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Kerala’s pesticide puzzle

In 2000,endosulfan,a controversial pesticide,was banned in Kerala after it was linked to congenital and infertility problems in Kasargod.

Written by Shaju Philip |
January 30, 2011 11:00:35 pm

Twice every year,between 1981 and 2000,a helicopter would whirr around the hills of the Western Ghats in Kasargod,a district in north Kerala bordering Karnataka,spraying endosulfan over the cashew plantations on the upper reaches. Children would rush out to take a look at the helicopter and the white spray would settle like mist on their heads and on leaves and shimmer in the sunlight. But that’s also when people associated the mist with something deadly—the unusually high number of people with infertility and congenital problems in 11 panchayats in the district.

In 2000,after a sustained anti-endosulfan campaign,the state government banned the pesticide. But the issue stayed alive and images of the ‘pesticide victims’ from Kasargod villages filled the public debate in the state. Recently,Union Minister of State for Agriculture and the Congress’s MP from Kochi,K V Thomas,reignited that debate when he said there was no proof to hold the pesticide guilty for the health hazards in Kasargod. Thomas’s comment came soon after India opposed a global ban on endosulfan at the sixth meeting of the Persistent Organic Pollutants Review Committee to the Stockholm Convention. But the issue is an emotive one in Kerala and Thomas quickly changed his stand to go with the prevailing mood.

Last week,the Indian Council for Medical Research commissioned a study to look into the extent of the damage the aerial spraying of endosulfan over 4,696 hectares of cashew plantation,owned by the state-run Plantation Corporation Kerala Limited,had done to the surrounding villages.

While the problem is for real,there are some unanswered questions,drowned in the shrillness of the anti- and pro-endosulfan debate and the contradicting findings of the dozen-odd committees set up over the years to study the issue. Like,has there been a study that aims to get to the bottom of the problem,without taking sides? Who is an ‘endosulfan victim’ in Kasargod? Has there been any study so far that conclusively links the pesticide to the congenital problems in this area?

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According to Dr K M Sreekumar of the College of Agriculture in Kasargod,“There are a lot of missing links between the reported health problems and endosulfan. Although the pesticide was sprayed across the cashew estate,only some areas have reported an unusually high number of diseases. All the expert committees had suggested the need for a comprehensive,multi-disciplinary epidemiological and health study in the plantations to bring out the truth,’’ says Sreekumar.

“A major challenge to prove a cause-and-effect relation between endosulfan and the reported health hazards is the absence of evidence that this pesticide would cause a particular disease. Besides,there aren’t enough studies done on endosulfan’s effects on health,’’ says Dr K P Aravindan,pathology professor at the Kozhikode Medical College.


Despite the high-decibel campaigning for the cause of the affected people,neither the government nor the agitators have a grip on the magnitude of the tragedy. Revenue department documents say 178 people have died of endosulfan-related illnesses. The health department has just done a fresh survey aimed at identifying endosulfan victims in Kasargod.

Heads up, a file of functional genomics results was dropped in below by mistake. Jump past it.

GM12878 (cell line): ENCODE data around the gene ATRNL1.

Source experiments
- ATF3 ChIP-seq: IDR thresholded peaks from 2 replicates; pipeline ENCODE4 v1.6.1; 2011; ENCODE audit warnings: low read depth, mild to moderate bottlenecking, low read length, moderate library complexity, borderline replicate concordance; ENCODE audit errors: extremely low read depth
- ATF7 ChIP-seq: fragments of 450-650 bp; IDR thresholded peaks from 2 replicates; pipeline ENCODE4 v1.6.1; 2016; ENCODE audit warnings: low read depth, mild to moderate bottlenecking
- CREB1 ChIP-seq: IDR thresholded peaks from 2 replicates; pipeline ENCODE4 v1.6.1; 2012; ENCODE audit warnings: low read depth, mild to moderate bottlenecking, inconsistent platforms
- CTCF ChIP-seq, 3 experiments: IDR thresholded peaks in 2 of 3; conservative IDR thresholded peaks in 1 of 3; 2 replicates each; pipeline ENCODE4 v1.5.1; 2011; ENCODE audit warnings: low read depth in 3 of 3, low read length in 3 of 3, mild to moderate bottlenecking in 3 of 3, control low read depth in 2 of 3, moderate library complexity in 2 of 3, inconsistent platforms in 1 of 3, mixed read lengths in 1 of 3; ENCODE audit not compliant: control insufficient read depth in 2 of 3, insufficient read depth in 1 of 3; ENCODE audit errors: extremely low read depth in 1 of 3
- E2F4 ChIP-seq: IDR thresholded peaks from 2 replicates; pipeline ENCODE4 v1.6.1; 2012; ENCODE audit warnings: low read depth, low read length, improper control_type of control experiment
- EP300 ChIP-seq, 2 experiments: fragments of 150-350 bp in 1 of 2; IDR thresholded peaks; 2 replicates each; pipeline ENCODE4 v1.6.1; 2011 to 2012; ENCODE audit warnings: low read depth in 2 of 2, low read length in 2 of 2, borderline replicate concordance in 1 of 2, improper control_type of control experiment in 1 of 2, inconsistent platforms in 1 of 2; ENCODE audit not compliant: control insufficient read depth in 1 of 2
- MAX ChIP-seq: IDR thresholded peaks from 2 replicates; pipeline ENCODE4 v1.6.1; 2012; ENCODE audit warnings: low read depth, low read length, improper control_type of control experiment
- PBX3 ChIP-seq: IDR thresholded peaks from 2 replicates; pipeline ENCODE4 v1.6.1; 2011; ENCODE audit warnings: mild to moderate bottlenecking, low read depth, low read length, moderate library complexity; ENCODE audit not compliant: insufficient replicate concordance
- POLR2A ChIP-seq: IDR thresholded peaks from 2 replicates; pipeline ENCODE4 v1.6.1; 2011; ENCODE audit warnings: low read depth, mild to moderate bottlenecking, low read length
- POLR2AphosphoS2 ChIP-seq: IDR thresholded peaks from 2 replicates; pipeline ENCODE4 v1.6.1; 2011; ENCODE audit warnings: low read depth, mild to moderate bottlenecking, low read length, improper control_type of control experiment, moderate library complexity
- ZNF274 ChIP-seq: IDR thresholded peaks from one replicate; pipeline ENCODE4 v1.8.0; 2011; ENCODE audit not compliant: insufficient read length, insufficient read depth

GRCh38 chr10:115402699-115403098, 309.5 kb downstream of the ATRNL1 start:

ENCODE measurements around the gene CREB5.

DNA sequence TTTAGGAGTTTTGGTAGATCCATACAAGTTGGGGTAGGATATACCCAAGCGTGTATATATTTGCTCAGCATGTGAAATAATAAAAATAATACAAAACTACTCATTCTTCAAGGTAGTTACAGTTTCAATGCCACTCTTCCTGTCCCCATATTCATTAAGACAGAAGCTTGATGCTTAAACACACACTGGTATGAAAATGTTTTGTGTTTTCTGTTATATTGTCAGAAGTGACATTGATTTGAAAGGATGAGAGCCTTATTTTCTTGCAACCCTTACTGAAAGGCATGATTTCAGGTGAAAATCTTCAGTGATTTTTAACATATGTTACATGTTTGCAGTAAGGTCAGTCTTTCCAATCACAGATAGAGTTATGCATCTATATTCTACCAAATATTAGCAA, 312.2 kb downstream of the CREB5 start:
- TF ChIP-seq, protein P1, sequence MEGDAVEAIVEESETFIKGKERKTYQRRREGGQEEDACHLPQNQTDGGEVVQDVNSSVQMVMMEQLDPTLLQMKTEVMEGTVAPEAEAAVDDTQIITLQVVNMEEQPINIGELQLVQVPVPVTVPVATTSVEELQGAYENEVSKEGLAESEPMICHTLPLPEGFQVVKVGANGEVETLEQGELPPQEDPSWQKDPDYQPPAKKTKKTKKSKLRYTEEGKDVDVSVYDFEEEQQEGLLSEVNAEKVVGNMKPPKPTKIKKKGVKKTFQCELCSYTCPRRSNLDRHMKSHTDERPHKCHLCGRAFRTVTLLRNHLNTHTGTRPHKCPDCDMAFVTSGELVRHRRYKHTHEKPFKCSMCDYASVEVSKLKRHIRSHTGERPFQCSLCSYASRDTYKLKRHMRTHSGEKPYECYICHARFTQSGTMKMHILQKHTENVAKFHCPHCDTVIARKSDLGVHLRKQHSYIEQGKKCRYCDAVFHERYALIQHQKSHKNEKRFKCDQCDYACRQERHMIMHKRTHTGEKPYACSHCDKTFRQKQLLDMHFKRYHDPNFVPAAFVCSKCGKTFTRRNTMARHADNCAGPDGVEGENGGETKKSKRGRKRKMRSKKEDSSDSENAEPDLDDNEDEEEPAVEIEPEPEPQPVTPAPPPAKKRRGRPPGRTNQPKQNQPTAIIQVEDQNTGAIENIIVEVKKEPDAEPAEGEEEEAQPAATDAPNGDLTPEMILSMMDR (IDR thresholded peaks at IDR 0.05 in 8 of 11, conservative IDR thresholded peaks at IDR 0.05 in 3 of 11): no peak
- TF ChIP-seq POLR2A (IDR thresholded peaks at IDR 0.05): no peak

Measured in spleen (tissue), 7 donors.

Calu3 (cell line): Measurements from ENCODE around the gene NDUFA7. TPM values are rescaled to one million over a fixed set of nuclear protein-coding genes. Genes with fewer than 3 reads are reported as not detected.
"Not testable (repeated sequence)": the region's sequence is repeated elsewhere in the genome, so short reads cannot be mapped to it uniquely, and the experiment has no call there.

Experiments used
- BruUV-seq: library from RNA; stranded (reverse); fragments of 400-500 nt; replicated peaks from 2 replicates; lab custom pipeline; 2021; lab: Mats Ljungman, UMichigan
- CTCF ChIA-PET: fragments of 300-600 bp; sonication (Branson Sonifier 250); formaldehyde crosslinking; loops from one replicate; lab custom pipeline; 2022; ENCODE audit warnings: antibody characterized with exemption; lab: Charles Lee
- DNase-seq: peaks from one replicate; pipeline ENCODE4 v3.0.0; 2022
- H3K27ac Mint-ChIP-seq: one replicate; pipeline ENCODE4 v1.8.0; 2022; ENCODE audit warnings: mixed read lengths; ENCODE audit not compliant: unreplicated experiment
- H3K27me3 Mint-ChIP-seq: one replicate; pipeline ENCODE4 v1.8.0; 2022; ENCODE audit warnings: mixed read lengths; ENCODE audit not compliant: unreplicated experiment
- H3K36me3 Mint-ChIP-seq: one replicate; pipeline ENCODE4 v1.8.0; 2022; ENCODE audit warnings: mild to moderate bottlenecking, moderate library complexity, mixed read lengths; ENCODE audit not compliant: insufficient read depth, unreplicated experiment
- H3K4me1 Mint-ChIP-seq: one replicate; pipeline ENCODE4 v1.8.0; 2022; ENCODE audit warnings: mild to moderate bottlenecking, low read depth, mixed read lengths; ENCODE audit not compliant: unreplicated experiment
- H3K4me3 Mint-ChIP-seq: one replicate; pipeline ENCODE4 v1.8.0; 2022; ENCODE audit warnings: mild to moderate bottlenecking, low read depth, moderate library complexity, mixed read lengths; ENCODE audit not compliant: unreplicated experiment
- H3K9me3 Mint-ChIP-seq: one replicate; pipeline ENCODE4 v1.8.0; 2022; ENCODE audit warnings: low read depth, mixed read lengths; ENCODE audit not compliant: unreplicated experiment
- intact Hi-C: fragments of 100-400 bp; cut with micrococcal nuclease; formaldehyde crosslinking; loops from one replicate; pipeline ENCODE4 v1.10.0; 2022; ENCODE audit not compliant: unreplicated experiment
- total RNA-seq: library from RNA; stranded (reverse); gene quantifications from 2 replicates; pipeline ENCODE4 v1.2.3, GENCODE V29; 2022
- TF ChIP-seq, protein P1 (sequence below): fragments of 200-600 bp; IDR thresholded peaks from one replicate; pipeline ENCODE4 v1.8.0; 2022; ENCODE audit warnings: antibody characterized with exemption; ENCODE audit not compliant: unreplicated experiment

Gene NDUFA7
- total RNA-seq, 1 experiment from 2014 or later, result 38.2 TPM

According to district medical officer Jose D’Cruz,the exact number of endosulfan victims is yet to be known. “In the recent survey,our department held 17 camps in 11 panchayats. Of the 15,698 patients who attended these camps,we identified 3,435 patients as suspected endosulfan victims,’’ says D’Cruz.

But almost any death here gets linked to endosulfan. There is also a rush to get into the list of the affected as the state government gives free medical care,a monthly aid of

Rs 1,000 and rice at Rs 2 a kg to the victims—a scheme the LDF government started in 2006. As of now,535 people are eligible for this aid. Last month,protesters,angry with officials who wanted to weed out the ineligible,disrupted the health survey at many places.

There is no mechanism to verify if a patient is a pesticide victim or not. Jagadeesh,40,from a village under the Enmakaje panchayat,is an endosulfan victim in government records—diagnosed with mental retardation and epilepsy. He was born in 1970,at least 10 years before the first spraying of endosulfan and even before the trial run began in 1977-78. That he wasn’t enrolled in primary school at the age of six indicates his congenital problems preceded the spraying. His four younger siblings,born in the days of the spraying,are all married with children who are in good health. Jagadeesh was first taken for treatment only 15 years ago,when the endosulfan issue erupted.

In 2003,a state government-appointed medical team conducted a survey comparing areas where endolsulfan had been sprayed and areas untouched by the pesticide. Eighty thousand people each from the two areas were part of the survey. It found that cases of mental retardation,congenital deformities and infertility were high in the sprayed areas as compared to the non-sprayed areas,but only relatively. The numbers indicate that the health problems are unusually high in the non-sprayed areas too. Surprisingly,the non-sprayed areas were found worse than the sprayed areas when it came to multiple abortions and physical disabilities. (see box above)

Another aspect that needs attention is why,among the sprayed areas,there are some places that are more affected than others. For instance,while Enmakaje is the worst-hit among the 11 panchayats,areas very close to the sprayed zones,for example,Veeramoola and Asharimoola settlements near Muliyar panchayat,have no reported case of endosulfan-linked problems. That’s surprising since these two settlements are in the lap of the hills where cashew trees once grew. Villagers say the only trouble they had was on the day of spraying when the fish in open wells and ponds perished.